Asbestos Disease Awareness Organization
(ADAO), the largest nonprofit dedicated to preventing asbestos caused-diseases, applauds the Attorneys General (AG) from 17
states and the District of Columbia who sent a
Friday, July 12, to the leadership of the U.S. House of Representatives Energy and Commerce Committee urging them to support the bicameral Alan Reinstein Ban Asbestos Now Act of 2019 (ARBAN), which would ban imports and all uses of asbestos within one year.
"The protections afforded by the Reinstein Bill are necessary now because EPA clearly has demonstrated that it is unable and unwilling to use its authority under TSCA to address the unreasonable risks of injury to health and the environment posed by asbestos," the AG letter states.
"This is a major step forward in our fight to ban asbestos. It is the first time in history 18 AGs have come out in support of federal legislation to ban asbestos," said Linda Reinstein, president and cofounder of the Asbestos Disease Awareness Organization (ADAO).
The AGs powerful letter was sent on the 30th anniversary of the last time the federal government attempted to ban asbestos. Since the EPA failed in 1989 to ban asbestos, an estimated one million Americans have died from asbestos-caused diseases, while more than $100,000,000 U.S. dollars have been spent buying asbestos. Last year alone, 750 metric tons of raw chrysotile asbestos were brought into the country, for use in one industry - the chlor-alkali industry, which uses asbestos in its production of industrial chlorine and caustic soda.
Congressman Frank Pallone (NJ-6), Chairman of the Energy and Commerce Committee and cosponsor of ARBAN in the U.S. House (
), commended the coalition of Attorneys General for taking decisive action on this issue.
"It's both devastating and inexcusable that asbestos continues to kill nearly 40,000 Americans every year, a full 40 years after the Environmental Protection Agency began the process of banning it. The delays must end. I'm grateful to have the support of these Attorneys General, who represent countless families that have had their lives upended by exposure to this deadly toxin. We need to pass the Alan Reinstein Ban Asbestos Now Act, and I look forward to doing exactly that."
The AG letter admonishes the chlor-alkali industry for failing to adapt to using safer, economically viable substances in place of asbestos, pointing out that the chlor-alkali industry in the European Union started moving to a non-asbestos process in 2003.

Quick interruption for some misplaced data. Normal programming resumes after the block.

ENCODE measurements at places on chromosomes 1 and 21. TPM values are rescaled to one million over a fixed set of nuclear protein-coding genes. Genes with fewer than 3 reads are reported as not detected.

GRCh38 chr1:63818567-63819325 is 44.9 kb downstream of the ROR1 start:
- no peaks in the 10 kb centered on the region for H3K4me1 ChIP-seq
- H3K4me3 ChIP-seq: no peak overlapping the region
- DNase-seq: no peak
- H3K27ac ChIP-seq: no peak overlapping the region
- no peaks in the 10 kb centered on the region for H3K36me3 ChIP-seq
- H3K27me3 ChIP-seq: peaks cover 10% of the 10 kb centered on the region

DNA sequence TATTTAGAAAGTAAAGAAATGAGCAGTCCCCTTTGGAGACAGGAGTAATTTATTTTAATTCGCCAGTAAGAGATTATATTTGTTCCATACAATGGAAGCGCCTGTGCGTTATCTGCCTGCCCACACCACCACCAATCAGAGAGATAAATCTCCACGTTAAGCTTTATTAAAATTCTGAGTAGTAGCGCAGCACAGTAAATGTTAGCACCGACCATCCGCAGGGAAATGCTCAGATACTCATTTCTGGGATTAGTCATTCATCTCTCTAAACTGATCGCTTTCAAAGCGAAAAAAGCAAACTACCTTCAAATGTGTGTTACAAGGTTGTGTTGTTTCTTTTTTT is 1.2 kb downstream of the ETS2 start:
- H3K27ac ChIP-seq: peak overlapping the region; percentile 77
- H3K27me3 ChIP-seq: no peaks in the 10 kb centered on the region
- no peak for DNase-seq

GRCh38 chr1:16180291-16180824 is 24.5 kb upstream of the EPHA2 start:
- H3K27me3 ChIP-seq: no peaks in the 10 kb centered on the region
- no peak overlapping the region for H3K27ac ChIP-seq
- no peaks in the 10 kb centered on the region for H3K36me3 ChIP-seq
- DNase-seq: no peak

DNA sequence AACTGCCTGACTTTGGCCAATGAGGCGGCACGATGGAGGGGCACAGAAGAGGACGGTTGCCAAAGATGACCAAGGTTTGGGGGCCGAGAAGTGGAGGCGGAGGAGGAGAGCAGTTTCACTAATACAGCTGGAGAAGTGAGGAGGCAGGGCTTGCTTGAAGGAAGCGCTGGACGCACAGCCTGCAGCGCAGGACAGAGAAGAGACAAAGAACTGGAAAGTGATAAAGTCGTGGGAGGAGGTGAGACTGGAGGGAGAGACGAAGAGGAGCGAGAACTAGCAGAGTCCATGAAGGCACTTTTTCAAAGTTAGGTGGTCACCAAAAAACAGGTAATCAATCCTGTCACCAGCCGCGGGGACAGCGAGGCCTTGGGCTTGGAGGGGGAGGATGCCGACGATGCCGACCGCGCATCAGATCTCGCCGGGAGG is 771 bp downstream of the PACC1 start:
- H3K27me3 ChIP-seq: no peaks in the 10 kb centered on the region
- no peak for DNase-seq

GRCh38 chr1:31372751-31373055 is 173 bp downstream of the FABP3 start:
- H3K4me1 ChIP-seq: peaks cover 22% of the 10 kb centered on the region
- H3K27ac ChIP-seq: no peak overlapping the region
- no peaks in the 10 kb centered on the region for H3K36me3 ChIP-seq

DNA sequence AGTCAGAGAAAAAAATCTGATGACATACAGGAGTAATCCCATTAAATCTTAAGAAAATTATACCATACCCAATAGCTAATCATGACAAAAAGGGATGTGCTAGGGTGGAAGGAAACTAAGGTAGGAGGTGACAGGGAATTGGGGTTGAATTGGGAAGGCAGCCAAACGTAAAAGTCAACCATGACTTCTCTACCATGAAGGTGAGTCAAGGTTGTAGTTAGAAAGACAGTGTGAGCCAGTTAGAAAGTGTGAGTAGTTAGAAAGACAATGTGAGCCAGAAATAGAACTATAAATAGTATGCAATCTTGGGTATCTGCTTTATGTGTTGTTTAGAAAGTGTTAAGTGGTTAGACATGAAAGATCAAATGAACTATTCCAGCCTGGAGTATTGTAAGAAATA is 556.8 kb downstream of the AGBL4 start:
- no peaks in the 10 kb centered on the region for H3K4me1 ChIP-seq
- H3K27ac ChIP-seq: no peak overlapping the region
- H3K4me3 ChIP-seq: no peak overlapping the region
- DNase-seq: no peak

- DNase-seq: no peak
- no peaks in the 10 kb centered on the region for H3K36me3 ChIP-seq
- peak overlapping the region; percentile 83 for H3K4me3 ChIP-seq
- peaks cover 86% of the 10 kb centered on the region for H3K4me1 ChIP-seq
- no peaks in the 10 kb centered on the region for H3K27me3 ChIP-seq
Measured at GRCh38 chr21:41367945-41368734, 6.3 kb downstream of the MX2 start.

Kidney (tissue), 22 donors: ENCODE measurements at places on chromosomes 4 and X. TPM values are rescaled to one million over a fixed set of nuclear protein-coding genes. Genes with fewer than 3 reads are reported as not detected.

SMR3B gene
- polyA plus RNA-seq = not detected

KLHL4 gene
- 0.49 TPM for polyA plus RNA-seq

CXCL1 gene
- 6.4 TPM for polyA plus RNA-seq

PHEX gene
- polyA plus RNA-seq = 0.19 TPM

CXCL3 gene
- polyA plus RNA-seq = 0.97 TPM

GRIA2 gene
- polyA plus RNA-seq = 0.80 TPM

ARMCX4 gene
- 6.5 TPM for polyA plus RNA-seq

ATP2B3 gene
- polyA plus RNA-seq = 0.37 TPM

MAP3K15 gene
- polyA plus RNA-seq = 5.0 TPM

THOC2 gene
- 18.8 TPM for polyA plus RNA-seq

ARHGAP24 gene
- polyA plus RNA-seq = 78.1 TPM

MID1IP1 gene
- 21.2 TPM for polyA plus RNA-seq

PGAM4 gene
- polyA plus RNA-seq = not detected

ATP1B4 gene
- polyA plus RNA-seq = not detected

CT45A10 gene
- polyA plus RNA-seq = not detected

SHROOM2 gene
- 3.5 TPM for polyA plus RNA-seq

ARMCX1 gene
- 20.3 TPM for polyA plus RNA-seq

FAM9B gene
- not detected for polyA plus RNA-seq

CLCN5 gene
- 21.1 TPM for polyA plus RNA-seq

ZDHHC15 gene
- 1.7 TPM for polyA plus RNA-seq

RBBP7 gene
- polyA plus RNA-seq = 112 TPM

"Asbestos continues to kill thousands of people in our communities every year, and it's shocking that this deadly carcinogen is still permitted in the United States. I introduced the Alan Reinstein Ban Asbestos Now Act with Chairman Pallone to save lives," said Congresswoman Suzanne Bonamici (OR-1).
"The compelling letter from 18 Attorneys General across the country, including Oregon's Attorney General Ellen Rosenblum, shows that this legislation is needed and that it has broad support. I look forward to continuing to work with Chairman Pallone, Subcommittee Chairman Tonko, and all of my colleagues on both sides of the aisle to pass this bill and do what more than 60 other countries have already done - ban asbestos once and for all," Bonamici continued.
The letter also draws concern to the fact that EPA, in its regulatory plans on asbestos, has excluded consideration of legacy asbestos which exists in millions of buildings across the country, posing the greatest risk to Americans.
Former senior EPA official Bob Sussman and ADAO counsel echoed this concern, "These are important areas where EPA has failed to use its authority under TSCA, and its inaction has left the public without critical protections that ARBAN would provide"
About the Asbestos Disease Awareness Organization
The Asbestos Disease Awareness Organization (ADAO) was founded by asbestos victims and their families in 2004. ADAO is the largest non-profit in the U.S. dedicated to providing asbestos victims and concerned citizens with a united voice through our education, advocacy, and community initiatives. ADAO seeks to raise public awareness about the dangers of asbestos exposure, advocate for an asbestos ban, and protect asbestos victims' civil rights. For more information, visit